'Nobody is safe. You can check who buys a gun. But you cannot know against whom it will be used'
KIRKUK, Iraq - I get stopped in a heartbeat. They've heard English being spoken. In Iraq, westerners used to be the scared ones. Now, it’s us who scare the locals. The Iraqis search me twice - they are afraid I could be a member of the Islamic State (IS). That I could be a foreign fighter.
Despite its simple look - reminiscent of a long gone 50s-style town, with low buildings and dull, dusty colours - Kirkuk has more than a million residents and is patrolled metre by metre. The frontline is 20 miles away. Though to a newcomer, honestly, the whole country seems to be a frontline. "Never believe you are in Iraq," I was warned on my arrival by the visa officer who stamped my passport. "Never believe you know who you are talking to. Iraq doesn't exist."
After the Iraqi army abandoned Kirkuk in the face of some 2,000 IS militants last June, the city has been defended by the well-equipped and well-trained pershmerga and by various Shiite militias. In the end, it's all a patchwork of minorities, ethnicities and religions here - a collection of power groups. Nobody trusts anybody. And it's been years now since analysts have begun discussing potential solutions. They talk about Sunnis and Shiites, Arabs and Kurds, constitutions, consultations and confederations. In its latest report, Amnesty International has been more concise. There's no point in negotiating or drafting one peace plan after the other, Amnesty says. The problem in the Middle East is that everybody has a gun.
In Kirkuk, AK-47s are on sale at the downtown market. Next to the apples.
The market entrance is shielded by concrete barriers spaced out by grilled fish and fighters in combat gear. Last June a blast, supposedly an IS attack, swept away 15 people. Things are calmer now. Merchants hang around drinking tea or coffee with fellow shopkeepers, butchers and grocers. Now and then somebody comes and asks for a grenade launcher.
An agent who introduces himself as Shwan, 32, denies everything. Nobody here sells guns to civilians, he says. Only to peshmerga. To buy guns, you need a permit. It's all under control, he says. This is not Iraq, this is Kurdistan. Here there's law. The policeman next to him nods. Here there's law, he repeats. Although our photographer recognises him immediately: a few weeks ago his portrait was taken - exactly here. To make a living wage, he sells guns.
Some merchants in Kirkuk say they will only sell guns to Kurds (MEE/Hawre Khalid)
It’s not just Kirkuk that has a local souq al-asliha, or gun market. They can be found in other cities as well. But in Kirkuk, weapons are sold only to Kurds.
But the city’s population is rather mixed. Despite the fact that it contains 30 percent Sunni Arabs and 15 percent Shiite Turkmens, thousands of Kurds claim the right of return and property restitution in Kirkuk after being expelled by Saddam Hussein’s regime in the 1990s and early 2000s. For the Kurds, Kirkuk is Kurdish regardless of figures. When the Iraqi troops disbanded in June, pushed out by the IS advance, the peshmerga fighters promptly extended their control to the entire city - and its oil. Underneath Kirkuk lies one of the largest oil fields in Iraq.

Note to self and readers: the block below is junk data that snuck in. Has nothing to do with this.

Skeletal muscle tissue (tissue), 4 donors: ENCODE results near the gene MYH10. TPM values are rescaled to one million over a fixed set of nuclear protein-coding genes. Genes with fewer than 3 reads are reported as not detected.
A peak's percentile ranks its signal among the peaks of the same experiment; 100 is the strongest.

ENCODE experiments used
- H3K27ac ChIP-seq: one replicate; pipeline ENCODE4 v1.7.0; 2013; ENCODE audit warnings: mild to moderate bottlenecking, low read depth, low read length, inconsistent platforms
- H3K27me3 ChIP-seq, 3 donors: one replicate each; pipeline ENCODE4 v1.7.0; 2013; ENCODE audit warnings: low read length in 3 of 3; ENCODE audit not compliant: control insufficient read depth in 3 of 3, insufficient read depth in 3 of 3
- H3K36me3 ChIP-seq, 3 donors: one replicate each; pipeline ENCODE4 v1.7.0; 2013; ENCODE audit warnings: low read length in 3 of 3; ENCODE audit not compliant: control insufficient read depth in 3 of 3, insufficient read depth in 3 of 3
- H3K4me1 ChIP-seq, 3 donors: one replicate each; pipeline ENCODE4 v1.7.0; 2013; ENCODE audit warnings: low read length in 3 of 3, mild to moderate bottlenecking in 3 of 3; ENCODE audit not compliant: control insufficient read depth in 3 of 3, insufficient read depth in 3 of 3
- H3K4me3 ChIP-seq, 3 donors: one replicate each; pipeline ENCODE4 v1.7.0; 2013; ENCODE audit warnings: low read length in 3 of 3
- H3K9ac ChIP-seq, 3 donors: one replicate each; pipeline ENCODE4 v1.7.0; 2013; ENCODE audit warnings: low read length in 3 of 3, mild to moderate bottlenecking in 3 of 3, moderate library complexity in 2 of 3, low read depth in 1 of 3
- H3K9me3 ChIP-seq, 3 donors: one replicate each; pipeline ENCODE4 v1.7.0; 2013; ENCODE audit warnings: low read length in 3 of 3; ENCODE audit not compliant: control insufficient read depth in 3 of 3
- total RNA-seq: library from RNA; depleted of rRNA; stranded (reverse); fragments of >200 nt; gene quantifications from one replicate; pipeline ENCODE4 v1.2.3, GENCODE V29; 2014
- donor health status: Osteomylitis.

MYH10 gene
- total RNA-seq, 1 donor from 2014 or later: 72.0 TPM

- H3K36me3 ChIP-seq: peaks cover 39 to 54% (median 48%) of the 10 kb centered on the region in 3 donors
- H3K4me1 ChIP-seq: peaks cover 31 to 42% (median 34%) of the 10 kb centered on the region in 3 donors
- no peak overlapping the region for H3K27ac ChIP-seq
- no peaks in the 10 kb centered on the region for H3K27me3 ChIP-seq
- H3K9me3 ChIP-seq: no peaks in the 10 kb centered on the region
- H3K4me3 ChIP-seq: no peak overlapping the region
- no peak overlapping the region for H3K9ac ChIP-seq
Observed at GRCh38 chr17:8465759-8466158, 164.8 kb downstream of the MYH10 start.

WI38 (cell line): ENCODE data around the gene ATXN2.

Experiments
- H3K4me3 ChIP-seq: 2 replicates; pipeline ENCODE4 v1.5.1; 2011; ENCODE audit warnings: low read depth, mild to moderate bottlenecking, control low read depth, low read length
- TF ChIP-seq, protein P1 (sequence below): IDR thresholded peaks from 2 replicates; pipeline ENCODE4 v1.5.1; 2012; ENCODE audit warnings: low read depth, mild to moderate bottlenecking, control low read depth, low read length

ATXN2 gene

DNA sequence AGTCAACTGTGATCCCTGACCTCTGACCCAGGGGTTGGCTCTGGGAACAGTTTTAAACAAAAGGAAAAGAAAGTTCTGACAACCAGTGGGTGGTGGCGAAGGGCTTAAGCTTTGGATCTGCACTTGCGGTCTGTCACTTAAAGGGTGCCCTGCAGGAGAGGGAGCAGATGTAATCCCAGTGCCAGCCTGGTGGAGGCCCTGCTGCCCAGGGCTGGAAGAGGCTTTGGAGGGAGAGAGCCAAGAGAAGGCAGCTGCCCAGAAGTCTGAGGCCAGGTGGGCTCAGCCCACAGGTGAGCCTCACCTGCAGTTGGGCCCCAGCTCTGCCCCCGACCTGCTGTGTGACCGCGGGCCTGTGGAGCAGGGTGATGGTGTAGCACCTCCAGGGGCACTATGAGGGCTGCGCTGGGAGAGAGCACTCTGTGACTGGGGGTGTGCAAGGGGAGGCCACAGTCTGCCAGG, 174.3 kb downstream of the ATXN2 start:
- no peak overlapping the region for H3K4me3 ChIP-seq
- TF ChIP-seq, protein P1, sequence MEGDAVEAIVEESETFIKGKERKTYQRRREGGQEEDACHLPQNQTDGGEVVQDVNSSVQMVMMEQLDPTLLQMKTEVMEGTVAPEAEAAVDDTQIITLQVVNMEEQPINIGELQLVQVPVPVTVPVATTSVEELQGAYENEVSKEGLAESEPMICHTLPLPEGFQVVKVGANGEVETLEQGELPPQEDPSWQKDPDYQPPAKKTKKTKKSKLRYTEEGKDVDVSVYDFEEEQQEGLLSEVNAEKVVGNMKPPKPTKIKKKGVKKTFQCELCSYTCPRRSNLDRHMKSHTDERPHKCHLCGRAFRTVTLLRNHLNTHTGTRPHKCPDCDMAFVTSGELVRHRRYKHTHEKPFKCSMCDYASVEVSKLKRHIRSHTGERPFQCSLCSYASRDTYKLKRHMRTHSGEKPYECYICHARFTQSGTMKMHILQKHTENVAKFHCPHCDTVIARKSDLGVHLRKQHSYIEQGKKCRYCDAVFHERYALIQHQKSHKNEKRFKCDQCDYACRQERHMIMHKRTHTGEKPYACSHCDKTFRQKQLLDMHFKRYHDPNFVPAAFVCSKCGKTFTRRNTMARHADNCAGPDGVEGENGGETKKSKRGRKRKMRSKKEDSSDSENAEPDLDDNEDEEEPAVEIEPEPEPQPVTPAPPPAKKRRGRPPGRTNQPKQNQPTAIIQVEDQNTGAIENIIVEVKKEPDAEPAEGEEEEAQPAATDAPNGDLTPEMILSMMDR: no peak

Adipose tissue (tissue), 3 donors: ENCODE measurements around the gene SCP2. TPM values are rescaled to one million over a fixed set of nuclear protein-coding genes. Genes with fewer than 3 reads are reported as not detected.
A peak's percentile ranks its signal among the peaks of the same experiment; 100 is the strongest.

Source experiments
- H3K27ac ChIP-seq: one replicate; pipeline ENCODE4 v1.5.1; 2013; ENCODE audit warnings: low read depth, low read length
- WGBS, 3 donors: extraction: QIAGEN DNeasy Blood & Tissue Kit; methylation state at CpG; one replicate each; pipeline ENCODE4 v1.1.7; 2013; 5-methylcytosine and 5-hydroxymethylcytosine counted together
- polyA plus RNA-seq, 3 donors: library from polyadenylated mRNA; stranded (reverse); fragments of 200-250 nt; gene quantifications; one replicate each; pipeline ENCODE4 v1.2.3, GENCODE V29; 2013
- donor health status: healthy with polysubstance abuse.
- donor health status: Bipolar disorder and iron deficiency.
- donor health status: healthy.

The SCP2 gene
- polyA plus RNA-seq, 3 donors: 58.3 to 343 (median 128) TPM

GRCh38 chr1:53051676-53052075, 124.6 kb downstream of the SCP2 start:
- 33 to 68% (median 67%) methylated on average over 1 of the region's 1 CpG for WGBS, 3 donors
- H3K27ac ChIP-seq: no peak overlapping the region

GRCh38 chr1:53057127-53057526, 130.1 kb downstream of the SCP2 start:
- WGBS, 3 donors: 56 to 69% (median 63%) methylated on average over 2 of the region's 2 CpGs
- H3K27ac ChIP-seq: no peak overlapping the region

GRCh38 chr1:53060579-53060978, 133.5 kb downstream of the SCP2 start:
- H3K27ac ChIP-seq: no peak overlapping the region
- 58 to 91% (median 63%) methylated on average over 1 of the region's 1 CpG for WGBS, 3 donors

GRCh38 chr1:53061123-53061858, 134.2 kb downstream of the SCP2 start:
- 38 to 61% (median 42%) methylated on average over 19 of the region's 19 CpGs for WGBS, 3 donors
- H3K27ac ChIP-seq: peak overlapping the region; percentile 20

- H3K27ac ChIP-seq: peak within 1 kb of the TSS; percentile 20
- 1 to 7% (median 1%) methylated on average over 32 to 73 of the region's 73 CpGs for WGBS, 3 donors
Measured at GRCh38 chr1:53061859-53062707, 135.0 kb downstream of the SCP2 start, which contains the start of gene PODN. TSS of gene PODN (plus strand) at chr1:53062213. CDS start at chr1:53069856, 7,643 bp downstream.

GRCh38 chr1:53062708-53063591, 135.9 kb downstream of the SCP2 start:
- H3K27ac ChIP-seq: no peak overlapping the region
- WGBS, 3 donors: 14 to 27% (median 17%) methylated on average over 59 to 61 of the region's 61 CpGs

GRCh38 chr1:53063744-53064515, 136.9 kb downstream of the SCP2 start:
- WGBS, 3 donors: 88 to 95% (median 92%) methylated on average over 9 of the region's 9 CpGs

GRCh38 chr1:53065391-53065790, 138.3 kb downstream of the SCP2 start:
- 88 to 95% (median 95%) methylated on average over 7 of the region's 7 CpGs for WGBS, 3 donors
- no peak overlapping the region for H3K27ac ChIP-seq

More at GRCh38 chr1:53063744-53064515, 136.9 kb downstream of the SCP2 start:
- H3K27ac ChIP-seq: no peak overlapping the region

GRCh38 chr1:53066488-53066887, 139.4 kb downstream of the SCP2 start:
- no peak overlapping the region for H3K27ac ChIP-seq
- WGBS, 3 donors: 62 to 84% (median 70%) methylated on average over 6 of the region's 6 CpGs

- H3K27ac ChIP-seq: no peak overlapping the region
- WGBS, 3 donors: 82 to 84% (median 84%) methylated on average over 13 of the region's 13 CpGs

The second bazari chak (as they reply in Kurdish when you ask in Arabic for the souq al-asliha) in Kirkuk was also hit by a bomb. Here, too, it's all more discreet than before. Sellers are not grouped together anymore. Each of them has a small workshop to fix guns, and nothing more. At first glance, on the shelves there are just some accessories - night optics, sniper scopes, body armour, ammunition.
"We all fear Sunni (Arabs)," one of the workshop owners admits. "All Sunnis of Kirkuk have a brother, a cousin in Mosul. A cousin in the IS ranks. And if he gets killed by the peshmerga, his family might take revenge on you. As soon as there are rumours of clashes nearby, in a few minutes everybody has a gun in the street. In a few minutes, it's a hunt for Arabs."
"Until 10 months ago, the only customers were the peshmerga," Farman, 30, says.
"Now everybody wants a kalashnikov. Because there's no point in denying it: IS, if it gets in, will kill us all."
"For me all Sunnis are IS,” he adds. “I can live with them, I respect everybody; they are unable to live with us. If they are not IS members, in any case they allow IS to hide in their neighbourhoods."
“I wouldn't sell a gun to an Arab for a thousand dollars."
After the Iraqi army abandoned Kirkuk in the face of some 2,000 IS militants last June, the city has been defended by the well-equipped and well-trained pershmerga and by various Shiite militias (MEE/Hawre Khalid)
But the fact that a number of Kurds have joined the extremist group complicates matters.
"About 500 Kurds have joined IS," a government employee says. "Nobody is safe. You can check who buys a gun. But you cannot know against whom it will be used."
But Farman is not afraid he will accidentally sell a gun to the wrong person. "We all know very well how to recognise an enemy," he says. His customers nod. They, too, seem to have no doubt.
Do you have a gun at home? I ask a man next to me. They all laugh.
"Only one gun? I have an arsenal. I am ready."